After Phrenology

Will we ever understand the brain?

You Are Not Your Connectome!

Why understanding the brain (or people) won’t be that simple

Today’s Chronicle of Higher Education has an interesting story about connectomics—the study of our brain’s wiring diagram—and some of the fringe science like mind uploading that has grown out of the belief that this is finally the big idea that will crack the code. The trouble is: it isn’t, and it won’t. So please don’t run out and deli-slice your brain in the vain hope of waking up in a brand-new robot body. Because you’ll be disappointed. Or, actually, you won’t be; you’ll be dead.

Don’t get me wrong. I’m a huge fan of connectomics, and believe that it is going to teach us an immense amount the brain. But I’m not a fan of brain GUTs—that’s Grand Unified Theories of brain function. There isn’t going to be a single organizing principle for brain function, and we should stop looking for one. The brain functions as the result of the dynamic interaction between many different systems, at different levels of organization, each operating according to its own rules. Consider just three extra-connectomic contributors to brain function, at three different levels of organization:

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1. Volume transmission. Also known as non-synaptic diffusion neurotransmission, this refers to a class of neuro-modulatory mechanisms that rely on the diffusion of molecules to cells not syaptically connected to the releasing cell. Classical wiring transmission relies on synaptic contact and diffusion barriers that keep the neurotransmitters relatively contained; diffusion is in this sense the enemy of reliable synaptic transmission. But there is also a kind of chemical communication in the brain that takes advantage of diffusion, and in particular of structural features of the brain that allow for greater diffusion in some directions than in others (called anisotropy), by releasing molecules from non-synaptic sites. Considering that pyramidal cells, for instance, typically synapse with only about one percent of the cells within their dendritic arbor, the functional potential of volume transmission is enormous. Volume transmission is known to play a role in learning and to modulate synaptic transmission, and may also play an important role in generating new long-distance partnerships in the brain. To say that volume transmission is poorly understood would be a serious understatement, but the point here is that this aspect of brain function cannot be captured by connectomics even in principle.

2.  Neuron-glia interactions.  There is a growing body of evidence that glial cells—what R. Douglas Fields has called “the other brain”—are more than just the nutritional and structural background to neurons.  Instead, they make important contributions to brain function. Glia are thought to regulate the formation of synapses, modulate learning mechanisms such as long-term potentiation, and regulate synaptic transmission because they both manage the clearance of neurotransmitters from the synaptic cleft, and also release their own neuro-modulatory substances. Fields writes: “Glia communicate, and they provide a separate, non-electric network for information flow through our brain that operates independently but cooperatively with neuronal networks. Glia do not use electricity to communicate, so glia have no need for the axon or dendrites or synapses of nerve cells. Glia communicate by broadcasting chemical messages. Moreover, glia can sense information flowing through neural circuits and alter the communications between neurons at synapses!” None of this crucial interaction is captured by connectomics.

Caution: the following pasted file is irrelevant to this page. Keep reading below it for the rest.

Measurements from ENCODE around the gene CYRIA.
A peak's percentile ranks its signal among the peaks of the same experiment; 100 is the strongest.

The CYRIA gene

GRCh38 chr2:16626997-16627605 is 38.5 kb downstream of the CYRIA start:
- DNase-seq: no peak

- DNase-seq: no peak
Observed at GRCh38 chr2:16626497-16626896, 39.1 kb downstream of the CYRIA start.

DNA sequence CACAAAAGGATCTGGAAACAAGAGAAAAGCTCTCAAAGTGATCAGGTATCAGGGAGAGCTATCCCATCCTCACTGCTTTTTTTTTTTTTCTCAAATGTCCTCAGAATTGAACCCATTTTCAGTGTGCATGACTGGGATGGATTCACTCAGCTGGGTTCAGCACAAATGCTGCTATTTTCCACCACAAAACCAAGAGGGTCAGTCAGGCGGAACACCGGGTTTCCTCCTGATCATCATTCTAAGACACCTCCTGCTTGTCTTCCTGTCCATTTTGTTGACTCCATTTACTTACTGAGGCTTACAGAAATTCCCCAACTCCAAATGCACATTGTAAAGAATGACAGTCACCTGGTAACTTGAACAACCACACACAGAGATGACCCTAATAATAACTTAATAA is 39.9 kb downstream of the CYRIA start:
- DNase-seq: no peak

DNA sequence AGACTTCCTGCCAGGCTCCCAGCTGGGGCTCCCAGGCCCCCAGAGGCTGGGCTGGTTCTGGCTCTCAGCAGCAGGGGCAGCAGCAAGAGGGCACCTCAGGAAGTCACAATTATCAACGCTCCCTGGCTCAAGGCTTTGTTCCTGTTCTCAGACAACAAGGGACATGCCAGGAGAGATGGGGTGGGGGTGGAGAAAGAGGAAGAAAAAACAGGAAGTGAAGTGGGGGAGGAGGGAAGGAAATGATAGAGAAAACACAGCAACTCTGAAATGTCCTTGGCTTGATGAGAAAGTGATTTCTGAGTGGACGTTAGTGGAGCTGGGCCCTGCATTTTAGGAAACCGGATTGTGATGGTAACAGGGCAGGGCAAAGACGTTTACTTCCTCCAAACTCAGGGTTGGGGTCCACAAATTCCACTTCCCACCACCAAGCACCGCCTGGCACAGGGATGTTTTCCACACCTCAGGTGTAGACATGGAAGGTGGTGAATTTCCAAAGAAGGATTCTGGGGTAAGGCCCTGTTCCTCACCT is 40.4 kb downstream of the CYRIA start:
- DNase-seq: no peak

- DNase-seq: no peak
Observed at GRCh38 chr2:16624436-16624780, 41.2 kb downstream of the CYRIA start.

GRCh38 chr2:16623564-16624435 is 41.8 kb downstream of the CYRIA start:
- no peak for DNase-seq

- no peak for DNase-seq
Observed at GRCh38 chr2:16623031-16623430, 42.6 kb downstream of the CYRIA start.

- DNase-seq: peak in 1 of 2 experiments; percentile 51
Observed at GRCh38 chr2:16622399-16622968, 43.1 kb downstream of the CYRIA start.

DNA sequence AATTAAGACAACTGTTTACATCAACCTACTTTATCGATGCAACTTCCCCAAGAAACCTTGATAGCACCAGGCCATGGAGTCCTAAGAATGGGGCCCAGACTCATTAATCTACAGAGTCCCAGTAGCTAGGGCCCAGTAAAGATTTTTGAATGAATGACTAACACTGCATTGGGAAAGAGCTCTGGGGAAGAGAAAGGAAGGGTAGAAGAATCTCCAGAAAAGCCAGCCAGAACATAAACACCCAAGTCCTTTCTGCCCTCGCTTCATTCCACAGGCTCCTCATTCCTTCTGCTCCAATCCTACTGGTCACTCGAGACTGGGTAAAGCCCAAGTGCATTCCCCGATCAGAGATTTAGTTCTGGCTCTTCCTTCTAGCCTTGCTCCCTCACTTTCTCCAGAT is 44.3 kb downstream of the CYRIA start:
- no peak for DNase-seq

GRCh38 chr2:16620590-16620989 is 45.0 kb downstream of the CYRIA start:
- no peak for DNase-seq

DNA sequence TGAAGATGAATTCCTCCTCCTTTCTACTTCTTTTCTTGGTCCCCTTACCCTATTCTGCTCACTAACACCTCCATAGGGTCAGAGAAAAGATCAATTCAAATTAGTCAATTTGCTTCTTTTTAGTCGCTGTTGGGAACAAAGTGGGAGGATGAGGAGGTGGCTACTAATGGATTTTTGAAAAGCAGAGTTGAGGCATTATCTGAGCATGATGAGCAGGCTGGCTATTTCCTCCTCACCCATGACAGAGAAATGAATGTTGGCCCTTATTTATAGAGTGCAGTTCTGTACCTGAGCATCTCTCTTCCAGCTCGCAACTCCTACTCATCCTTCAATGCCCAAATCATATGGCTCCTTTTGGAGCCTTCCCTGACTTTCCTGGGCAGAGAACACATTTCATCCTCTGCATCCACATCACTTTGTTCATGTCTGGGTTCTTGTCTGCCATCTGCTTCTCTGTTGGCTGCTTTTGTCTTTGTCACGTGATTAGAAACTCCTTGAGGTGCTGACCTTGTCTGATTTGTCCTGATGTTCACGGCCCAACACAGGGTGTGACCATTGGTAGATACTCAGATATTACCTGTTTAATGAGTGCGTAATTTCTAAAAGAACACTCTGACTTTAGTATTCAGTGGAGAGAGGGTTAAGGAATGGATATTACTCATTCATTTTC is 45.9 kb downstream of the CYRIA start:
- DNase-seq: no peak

3. Embodiment.  The brain evolved first and foremost as a control system for a particular kind of organism—you—in a particular kind of environment. Human cognition is not just human brain function, but human brain-body-environment function. It is marked by the use of and interaction with the environment in myriad ways: using a pencil and paper to store intermediate results in long division or large-number multiplication; arranging a hand of cards or scrabble tiles to better see relevant patterns, matches, or potential words; rotating puzzle pieces to better discern their fit; making grocery lists, labels, signs, encyclopedias, and otherwise storing information in the world to be consulted later; and using management structures, and the constraints imposed by individual social roles, to accomplish complex tasks like ship navigation or building construction. The overall picture that this suggests is of an intelligence that lies less in the individual brain—and even less in that brain’s internal connections—and more in the dynamic interaction of agents with and within the wider world. Mindedness at this level of description is the activity of making the world a home, a home that reflects the nature of its occupant. Its primary sign is a kind of adaptive integration with the environment, including especially the social and cultural worlds that are so important to human cognition.Taking connectomics as a brain GUT is, in contrast, a return of an odd kind of Cartesianism.

So the connectome is important—crucial in fact. But so are volume transmission, neuron-glia interactions, and embodiment. And I haven’t even mentioned hormones, or local and large-scale oscillatory dynamics, or intercellular proteins, or many of the other important structures and processes that are known to make crucial contributions to brain function. So, definitely let’s study brain tissue using all the means at our disposal; but let’s leave brain GUTs alone.

Michael Anderson, Ph.D., is an assistant professor of psychology at Franklin & Marshall College.

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